Anti-bullying Series 3 – How will the Fair Work Commission Manage a Stop Bullying Order

The third in our series of online training sessions briefing HR professionals and managers about the upcoming Anti-Bullying Measures to be introduced on January 1 under changes to the Fair Work Act. In this session, we explore how the Fair Work Commission will manage Stop Bullying Orders.

0:15 – The Legislation

1:01 – Worker in a constitutionally covered business

1:29 – Workplace bullying occurs when…

4:07 – If a worker has ticked all the boxes thus far…

6:43 – Making an application

8:18 – Draft form F72

9:05 – Draft form F72 cont’d

10:13 – FWC to deal with F72 application

12:13 – Response to being served a copy of F72

13:13 – Draft Form F73

13:41 – Response to being served a copy of F72

13:54 – Draft Form F74

14:52 – Powers of the Commission

15:43 – Legal or other representatives

16:38 – Rules of Evidence

17:59 – Power to dismiss

Video Transcript

Good morning and welcome to our 3rd webinar in this six part series. This morning we are going to be discussing; How Will The Fair Work Commission Manage A Stop Bullying Order?

0:15 – The Legislation

Firstly, I wanted to review some of the legislation and some of the concepts that we’ve been over in the earlier part of the series, and that is part 6-4B of the legislation  – workers bullied at work.

To be able to apply the Fair Work Commission for an order to stop the bullying, we need to have a worker who has been bullied at work. The role of the Fair Work Commission and the role of this legislation will be from stopping workers from being bullied at work. A worker who reasonably believes that he or she has been bullied at work may apply to the Fair Work Commission for an order. These are the conditions in which we start from, that allow a worker to apply to the Fair Work Commission for stop bullying order.

1:01 – Worker in a constitutionally covered business

There are some other caveats or parameters around this and that is that the worker must be in a constitutionally covered business and we’ll discuss that in the moment. The worker must have the same meaning as a Work Health Safety Act and that’s a common known fact. Again, we’ve looked at this but just a brief reflection on the concept of worker and who is covered by this part of the act.

 

1:29 – Workplace bullying occurs when…

For a worker to make an order for a stop bullying through an application, there needs to have been an allegation of workplace bullying. The definition of bullying given to us is where an individual or group of individuals repeatedly behaves unreasonably towards the worker and that behaviour creates a risk to health and safety.

So, if we have a look at that definition for a moment we’ll notice that the wording doesn’t say where a worker or group of workers repeatedly behaves unreasonably towards a worker. The use of the word individual has opened this legislation up to mean that it could be a consultant coming in from outside, it could be a Union Representative or official, it could be a member of the public who has repeatedly behaved unreasonably towards the worker and that behaviour has created risks to health and safety.

Remember we’ve discussed that in determining whether the behaviour was reasonable or unreasonable will require the objective test to be applied to that and the Fair Work Commissions have indicated that just because an aggrieved worker believes they’ve been treated unreasonably does not mean that it will be considered so and an objective test will be applied. They’ve also indicated that the behaviour doesn’t actually create an illness but just the risks that the health and safety injury could occur. However, the Fair Work Commission have indicated that they may go as far to bring in professional advice as to whether the behaviour has contributed or could contribute to a psychological illness or injury and will the determination of bullying require that a professional psychiatric or psychological test is carried out to be able to diagnose psychological injury or illness or will there need to be some professional recognition of symptoms of a psychological illness or injury before there is going to be a determination of bullying being made.  Also recall that the definition of workplace bullying given to us by Safe Work Australia and also taken up by the Fair Work Commission is that bullying will not be reasonable management action carried out in a reasonable manner. We had a look in the last set of slides and webinars about what management action is and the Fair Work Commission will require it was reasonable that the management action was applied or carried out and it must be carried out in a reasonable manner to ensure that it’s not considered bullying.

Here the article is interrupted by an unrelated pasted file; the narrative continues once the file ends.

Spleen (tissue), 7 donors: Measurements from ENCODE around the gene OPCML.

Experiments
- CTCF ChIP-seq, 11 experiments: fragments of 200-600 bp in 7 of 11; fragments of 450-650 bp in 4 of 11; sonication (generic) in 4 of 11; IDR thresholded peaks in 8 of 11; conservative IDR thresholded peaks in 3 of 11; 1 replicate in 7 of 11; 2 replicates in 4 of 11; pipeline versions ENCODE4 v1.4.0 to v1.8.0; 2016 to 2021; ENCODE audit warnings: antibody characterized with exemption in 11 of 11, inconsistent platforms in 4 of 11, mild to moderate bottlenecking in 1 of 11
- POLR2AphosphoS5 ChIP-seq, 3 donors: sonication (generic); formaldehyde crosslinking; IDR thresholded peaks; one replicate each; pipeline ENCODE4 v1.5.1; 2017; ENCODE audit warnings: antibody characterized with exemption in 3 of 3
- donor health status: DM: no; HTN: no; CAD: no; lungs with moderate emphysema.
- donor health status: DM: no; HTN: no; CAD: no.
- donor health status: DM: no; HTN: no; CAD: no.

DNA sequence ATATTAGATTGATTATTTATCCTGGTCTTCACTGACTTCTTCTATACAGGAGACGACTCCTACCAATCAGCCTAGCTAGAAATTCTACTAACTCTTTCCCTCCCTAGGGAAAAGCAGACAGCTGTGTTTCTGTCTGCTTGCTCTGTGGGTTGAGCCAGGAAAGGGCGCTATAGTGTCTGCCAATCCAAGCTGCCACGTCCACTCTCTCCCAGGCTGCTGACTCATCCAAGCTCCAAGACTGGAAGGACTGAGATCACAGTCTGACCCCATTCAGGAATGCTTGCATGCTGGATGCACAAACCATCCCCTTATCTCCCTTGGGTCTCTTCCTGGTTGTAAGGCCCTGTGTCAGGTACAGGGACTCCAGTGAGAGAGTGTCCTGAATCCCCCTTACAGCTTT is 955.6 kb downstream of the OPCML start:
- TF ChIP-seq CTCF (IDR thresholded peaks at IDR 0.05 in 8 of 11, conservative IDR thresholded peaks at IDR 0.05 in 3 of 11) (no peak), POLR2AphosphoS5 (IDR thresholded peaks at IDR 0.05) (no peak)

4:07 – If a worker has ticked all the boxes thus far…

If a worker has ticked all the boxes thus far, they are a worker define under that Work health Safety Act. They reasonably believe they’re being bullied at work. The concepts of that work we haven’t defined or clarified very much. It is yet to be defined under legislation or through case law. At the moment we only have worker’s compensation cases which, looked at the term in the course of employment and the Fair Work Commission have indicated the term ‘at work’ will have a narrower definition than in the course of employment.

But they have also indicated that this will create a lot of discussion in this area because anywhere that work is carried out is considered to be the workplace. A worker could be working at home and put in an application for a stop bullying order because they believed they’ve been bullied while they’ve been working at home. That could raise some interesting questions as to were they working at home at the time that they were bullied? It is going to be an interesting space to watch next year, isn’t it? The worker needs to be that as defined under the Work Health Safety Act reasonably believes they’re being bullied at work, believe the behaviour creates risks to health and safety, the Fair Work Commission now indicated there could be some other parameters to that in terms of getting some sort of diagnosis or recognition of symptoms to support that.

The alleged bullying behaviour cannot be reasonable management action carried out in a reasonable manner and the worker must be covered by constitutionally covered business. A constitutionally covered business is a constitutional cooperation, the Commonwealth, a Commonwealth authority, or body corporate incorporated in a territory. But a worker will not be covered by this part of the act if they are a member Australian Defence Force. If they’re an elected member of a local authority acting in the capacity as a member of a local authority or they are a volunteer within an association that only consists of volunteers and does not employ anybody. If the worker can tick all those boxes then they can make an application for a stop bullying order.